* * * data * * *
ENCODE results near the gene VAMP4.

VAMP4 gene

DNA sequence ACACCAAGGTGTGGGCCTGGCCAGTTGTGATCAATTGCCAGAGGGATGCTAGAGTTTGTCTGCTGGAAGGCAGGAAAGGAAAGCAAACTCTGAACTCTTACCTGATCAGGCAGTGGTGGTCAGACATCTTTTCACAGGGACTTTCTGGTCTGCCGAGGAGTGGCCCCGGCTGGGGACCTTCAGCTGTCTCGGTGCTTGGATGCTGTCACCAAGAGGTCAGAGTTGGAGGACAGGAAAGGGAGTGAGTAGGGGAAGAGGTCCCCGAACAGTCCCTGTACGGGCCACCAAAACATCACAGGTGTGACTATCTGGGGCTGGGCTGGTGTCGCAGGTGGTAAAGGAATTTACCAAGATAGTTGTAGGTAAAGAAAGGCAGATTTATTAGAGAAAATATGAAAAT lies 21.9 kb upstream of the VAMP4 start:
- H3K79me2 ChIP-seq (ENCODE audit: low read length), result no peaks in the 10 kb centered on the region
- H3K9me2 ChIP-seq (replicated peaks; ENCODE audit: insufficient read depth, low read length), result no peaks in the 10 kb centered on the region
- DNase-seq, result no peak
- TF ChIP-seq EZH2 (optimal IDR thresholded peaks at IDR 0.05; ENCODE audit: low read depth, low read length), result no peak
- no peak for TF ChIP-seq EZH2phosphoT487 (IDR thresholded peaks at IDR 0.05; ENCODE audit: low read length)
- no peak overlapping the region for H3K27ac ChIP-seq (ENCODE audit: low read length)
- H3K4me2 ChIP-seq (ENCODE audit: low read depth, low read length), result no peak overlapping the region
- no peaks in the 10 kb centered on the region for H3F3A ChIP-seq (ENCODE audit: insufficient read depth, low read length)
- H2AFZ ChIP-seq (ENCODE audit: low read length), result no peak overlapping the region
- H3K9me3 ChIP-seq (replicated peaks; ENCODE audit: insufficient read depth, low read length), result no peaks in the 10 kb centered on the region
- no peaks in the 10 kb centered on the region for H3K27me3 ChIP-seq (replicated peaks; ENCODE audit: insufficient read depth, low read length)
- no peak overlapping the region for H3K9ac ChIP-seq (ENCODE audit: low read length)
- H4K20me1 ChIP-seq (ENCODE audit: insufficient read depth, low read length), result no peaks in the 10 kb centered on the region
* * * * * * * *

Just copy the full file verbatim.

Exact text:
ENCODE results near the gene VAMP4.

VAMP4 gene

DNA sequence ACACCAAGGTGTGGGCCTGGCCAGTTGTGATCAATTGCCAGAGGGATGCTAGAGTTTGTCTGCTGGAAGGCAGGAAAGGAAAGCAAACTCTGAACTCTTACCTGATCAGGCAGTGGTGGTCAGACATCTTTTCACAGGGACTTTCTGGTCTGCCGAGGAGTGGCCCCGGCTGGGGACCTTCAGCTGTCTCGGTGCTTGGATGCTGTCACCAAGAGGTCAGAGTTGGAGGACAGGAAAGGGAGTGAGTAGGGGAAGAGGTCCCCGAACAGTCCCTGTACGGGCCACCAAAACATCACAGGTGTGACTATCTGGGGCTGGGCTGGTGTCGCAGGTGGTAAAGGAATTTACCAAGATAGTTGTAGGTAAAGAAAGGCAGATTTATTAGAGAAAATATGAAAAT lies 21.9 kb upstream of the VAMP4 start:
- H3K79me2 ChIP-seq (ENCODE audit: low read length), result no peaks in the 10 kb centered on the region
- H3K9me2 ChIP-seq (replicated peaks; ENCODE audit: insufficient read depth, low read length), result no peaks in the 10 kb centered on the region
- DNase-seq, result no peak
- TF ChIP-seq EZH2 (optimal IDR thresholded peaks at IDR 0.05; ENCODE audit: low read depth, low read length), result no peak
- no peak for TF ChIP-seq EZH2phosphoT487 (IDR thresholded peaks at IDR 0.05; ENCODE audit: low read length)
- no peak overlapping the region for H3K27ac ChIP-seq (ENCODE audit: low read length)
- H3K4me2 ChIP-seq (ENCODE audit: low read depth, low read length), result no peak overlapping the region
- no peaks in the 10 kb centered on the region for H3F3A ChIP-seq (ENCODE audit: insufficient read depth, low read length)
- H2AFZ ChIP-seq (ENCODE audit: low read length), result no peak overlapping the region
- H3K9me3 ChIP-seq (replicated peaks; ENCODE audit: insufficient read depth, low read length), result no peaks in the 10 kb centered on the region
- no peaks in the 10 kb centered on the region for H3K27me3 ChIP-seq (replicated peaks; ENCODE audit: insufficient read depth, low read length)
- no peak overlapping the region for H3K9ac ChIP-seq (ENCODE audit: low read length)
- H4K20me1 ChIP-seq (ENCODE audit: insufficient read depth, low read length), result no peaks in the 10 kb centered on the region